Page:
to Library stages, among them: Jeremy Bemstein, Justin Kaplan, Julius
As program center, the Library brings delight and information to
thousands of patrons.
Lester, Jonathan Kozol, Annie Dillard, Arthur Miller, Rumer God-
den, and Kurt Vonnegut.
Many programs and activities including discussion groups and
parents series were repeated as regular, ongoing activities. Fourteen
branches conducted periodic adult book discussions. The General
Library inaugurated the "America Lives" book series w^hich attracted
a diverse audience for v^eekly afternoon and evening sessions of
spirited analysis of novels v^hich illustrate the American experience.
General Library also sponsored a popular series titled Brown Bag
Seminars which offered lectures on such current concerns as interac-
tion in the workplace among customers, employers, and others,- con-
flict resolution; retirement planning; and reading the financial pages.
The popular Never-Too-Late series, geared to patrons over 60,
prospered in Central and five branches.
Probably the most frequent component of programming was the
film, presented in a wide range of formats — by theme, actor, form
(animation, documentary), national origin, award winners. The
Library's feature film series, "Gary Grant: the Paramont Years," was
awarded the 1987 Best Film Series Award by the Boston Society of
Ethnic-centered programs and exhibits continued to focus on the
rich heritage of the city's plural populations. The armual February
observance of Black History Month included lectures by Dr. Antonio
F. Holland of Lincoln University, Jefferson City, Missouri; C. Vin-
cent Haynes, jazz historian; and James Reuben Reed, artist. Nor-
theastern University. Other Black history observances included story
hours, craft demonstrations, slide and dramatic presentations. Among
other ethnic observances: Bernard Wax, Director of the American
Jewish Historical Society, lectured at Brighton Branch on Jewish com-
munity history from 1649 to the present; Parker Hill co-sponsored
an exhibit with the Puerto Rican Festival of Boston of 12 masks made
in Puerto Rico; the Central Library children's room conducted bi-
lingual story hours in English and Chinese as well as programs on
writing Chinese, using chopsticks, and constructing Russian-style
disappearing paper boxes; at Charlestown Branch a former journalist
for Latvian ex-patriot newspapers loaned his collection of newspapers
Significant in the 6,945 programs held in the Library this year was
the cooperative support from local educational/cultural/business/
government agencies and organizations. The Library provided staff,
programming, and exhibit space in addition to bibliographical sup-
port; the "outside" agencies offered the expertise and talents of lec-
turers and performers. To name a few of the legion of cooperative
groups: Massachusetts Historical Society, Harvard Bookstore Cafe,
American Cancer Society, National Park Service, Boston Red Sox,
Gallaudet University, Family Services of Greater Boston, Lowell In-
stitute, The Finzi Society, Shearson Lehman Brothers, Visiting Nurse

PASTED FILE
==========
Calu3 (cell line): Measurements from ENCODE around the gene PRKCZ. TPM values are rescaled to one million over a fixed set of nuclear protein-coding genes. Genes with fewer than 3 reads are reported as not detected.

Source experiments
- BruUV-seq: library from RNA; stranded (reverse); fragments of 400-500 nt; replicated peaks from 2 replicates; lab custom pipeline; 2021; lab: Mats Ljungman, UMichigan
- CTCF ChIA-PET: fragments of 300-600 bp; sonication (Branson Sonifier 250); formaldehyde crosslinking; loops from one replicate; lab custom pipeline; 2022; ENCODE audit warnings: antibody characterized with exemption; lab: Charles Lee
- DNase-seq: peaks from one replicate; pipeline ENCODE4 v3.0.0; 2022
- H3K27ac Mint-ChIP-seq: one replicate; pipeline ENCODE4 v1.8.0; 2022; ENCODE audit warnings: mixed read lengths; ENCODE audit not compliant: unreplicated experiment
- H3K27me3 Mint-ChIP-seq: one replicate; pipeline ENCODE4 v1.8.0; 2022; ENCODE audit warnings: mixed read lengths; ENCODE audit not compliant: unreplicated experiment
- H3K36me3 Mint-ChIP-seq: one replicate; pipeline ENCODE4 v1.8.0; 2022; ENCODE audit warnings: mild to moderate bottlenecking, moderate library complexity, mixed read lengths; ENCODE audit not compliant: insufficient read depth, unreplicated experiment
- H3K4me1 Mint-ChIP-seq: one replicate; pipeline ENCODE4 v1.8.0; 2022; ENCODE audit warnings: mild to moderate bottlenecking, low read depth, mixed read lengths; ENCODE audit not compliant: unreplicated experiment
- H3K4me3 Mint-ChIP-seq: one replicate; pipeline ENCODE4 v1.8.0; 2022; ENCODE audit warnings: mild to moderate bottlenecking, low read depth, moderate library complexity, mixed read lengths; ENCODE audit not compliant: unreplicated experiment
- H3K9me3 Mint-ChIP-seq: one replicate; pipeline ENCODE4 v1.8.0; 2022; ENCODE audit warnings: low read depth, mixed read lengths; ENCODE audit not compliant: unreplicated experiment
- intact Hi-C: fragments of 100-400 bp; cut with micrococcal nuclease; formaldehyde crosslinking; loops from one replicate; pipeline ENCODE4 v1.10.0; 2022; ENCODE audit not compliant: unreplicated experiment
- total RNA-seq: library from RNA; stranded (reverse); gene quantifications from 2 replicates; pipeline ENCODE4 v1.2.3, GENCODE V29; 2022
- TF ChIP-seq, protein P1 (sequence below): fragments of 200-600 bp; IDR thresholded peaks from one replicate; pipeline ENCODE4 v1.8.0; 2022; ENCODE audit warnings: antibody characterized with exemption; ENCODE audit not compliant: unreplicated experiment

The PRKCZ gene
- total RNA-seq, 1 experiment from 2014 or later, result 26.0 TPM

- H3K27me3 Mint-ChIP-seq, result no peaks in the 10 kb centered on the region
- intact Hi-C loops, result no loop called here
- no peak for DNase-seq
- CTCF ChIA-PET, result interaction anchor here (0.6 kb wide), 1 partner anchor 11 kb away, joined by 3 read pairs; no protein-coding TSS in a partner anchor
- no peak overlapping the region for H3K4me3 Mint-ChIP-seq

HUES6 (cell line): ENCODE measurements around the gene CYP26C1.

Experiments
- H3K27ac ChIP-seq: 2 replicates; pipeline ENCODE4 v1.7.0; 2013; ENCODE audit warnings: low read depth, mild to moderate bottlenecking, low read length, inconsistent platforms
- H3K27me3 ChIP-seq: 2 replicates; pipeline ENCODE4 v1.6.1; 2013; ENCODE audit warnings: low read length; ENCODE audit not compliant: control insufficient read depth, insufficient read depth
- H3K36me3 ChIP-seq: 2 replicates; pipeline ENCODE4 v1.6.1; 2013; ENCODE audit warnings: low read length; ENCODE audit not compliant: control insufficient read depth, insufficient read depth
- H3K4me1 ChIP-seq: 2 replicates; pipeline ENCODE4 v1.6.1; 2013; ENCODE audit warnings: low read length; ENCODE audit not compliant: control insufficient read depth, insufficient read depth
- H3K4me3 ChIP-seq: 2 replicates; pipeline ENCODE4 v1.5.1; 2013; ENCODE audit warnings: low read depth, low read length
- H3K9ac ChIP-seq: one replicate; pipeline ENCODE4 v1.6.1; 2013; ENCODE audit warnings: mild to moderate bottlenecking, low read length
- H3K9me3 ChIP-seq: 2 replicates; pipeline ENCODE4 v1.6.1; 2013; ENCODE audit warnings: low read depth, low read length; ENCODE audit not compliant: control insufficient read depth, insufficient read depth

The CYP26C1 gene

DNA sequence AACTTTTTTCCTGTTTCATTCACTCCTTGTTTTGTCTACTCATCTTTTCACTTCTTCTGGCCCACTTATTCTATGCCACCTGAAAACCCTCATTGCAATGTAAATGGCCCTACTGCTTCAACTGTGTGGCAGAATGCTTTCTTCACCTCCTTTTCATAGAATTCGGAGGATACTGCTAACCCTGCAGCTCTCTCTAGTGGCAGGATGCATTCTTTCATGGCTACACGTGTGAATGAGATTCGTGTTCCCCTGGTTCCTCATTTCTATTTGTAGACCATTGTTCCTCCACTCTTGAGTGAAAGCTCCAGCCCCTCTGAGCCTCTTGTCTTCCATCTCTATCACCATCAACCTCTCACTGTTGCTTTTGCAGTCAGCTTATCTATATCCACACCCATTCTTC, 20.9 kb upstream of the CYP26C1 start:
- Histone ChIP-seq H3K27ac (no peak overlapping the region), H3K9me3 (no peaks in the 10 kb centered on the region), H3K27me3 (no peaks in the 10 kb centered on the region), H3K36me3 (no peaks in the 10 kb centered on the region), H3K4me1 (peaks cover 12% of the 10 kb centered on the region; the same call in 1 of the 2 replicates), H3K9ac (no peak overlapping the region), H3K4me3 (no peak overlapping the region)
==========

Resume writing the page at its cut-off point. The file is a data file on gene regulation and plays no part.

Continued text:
Association of Boston, and several colleges and universities.
Demonstrating the importance and impact of joint programming
in the Library and community was the program offered by Associated
Grantmakers of Massachusetts. Titled "Meet the Donor," the series
brought together representatives of funding agencies for panel discus-
sions in six branches.
Emphasis on programs in this report has been somewhat lengthy —
and for good reason. The program component of the Library's outreach
exemplifies the vitality, the energy of the staff who does the plan-
ning and the community members who take part. Several years ago
when the Library accepted the mantle from the National Endowment
for the Humanities as a "learning library," it described itself as a true
people's univeristy, a place where citizens expand their knowledge,
a place of ideas in ferment. In FY88 the learning library continued
its role as a free university with a welcome mat at the threshold.
National Endowment for the Humanities
In continuance of the dynamic educational series supported by NEH,
the Library sponsored several lectureships in branches this year.
Designed to provide college-level courses without the admission/finan-
cial requisites of college, the NEH programs were eclectic and pro-
vocative. Evaluations of the courses point out that for the most part
the meetings did not fill the halls but reached thoughtful adults com-
mitted to expanding their knowledge and ideas. The lectures listed
here reflect the contributions of experts from local colleges and
"Inventing Ireland and Other Memories of the Future."
Padraig O'Malley, University of Massachusetts Boston.
(Adams Street and West Roxbury)
"Women in American Films." Robert G. Goulet, Stone-
hill College. (Brighton)
"Playing Games: A History of Sports in Boston." John
Powers, Boston Globe. (East Boston)
"New England Women Writers." Deborah Rosenthal,
Massasoit Community College. (Fields Corner)
"Charlestown: The Making of an Urban Village." Thomas
N. Brown, University of Massachusetts. (Charlestown)
"Art and Commitment; the Black Literary Tradition from
Native Son to The Color Purple." Joyce Mobley Corrigan,
lecturer on literature and drama. (Dudley)
"At Home in America," Myrna Kaye, Museum of Fine Arts,
"Artists of the Harlem Renaissance, the Gift of Black Folk."
James Reuben Reed, Northeastern University. (Parker Hill)
"Moral Dilemmas in Modern Medicine," Dr. Michael
Grodin, Boston University Schools of Medicine and Public
"A Salute to South Boston's Ethnic Communities." Five
South Boston speakers: Rev. Arthur Lioliu; Algirdas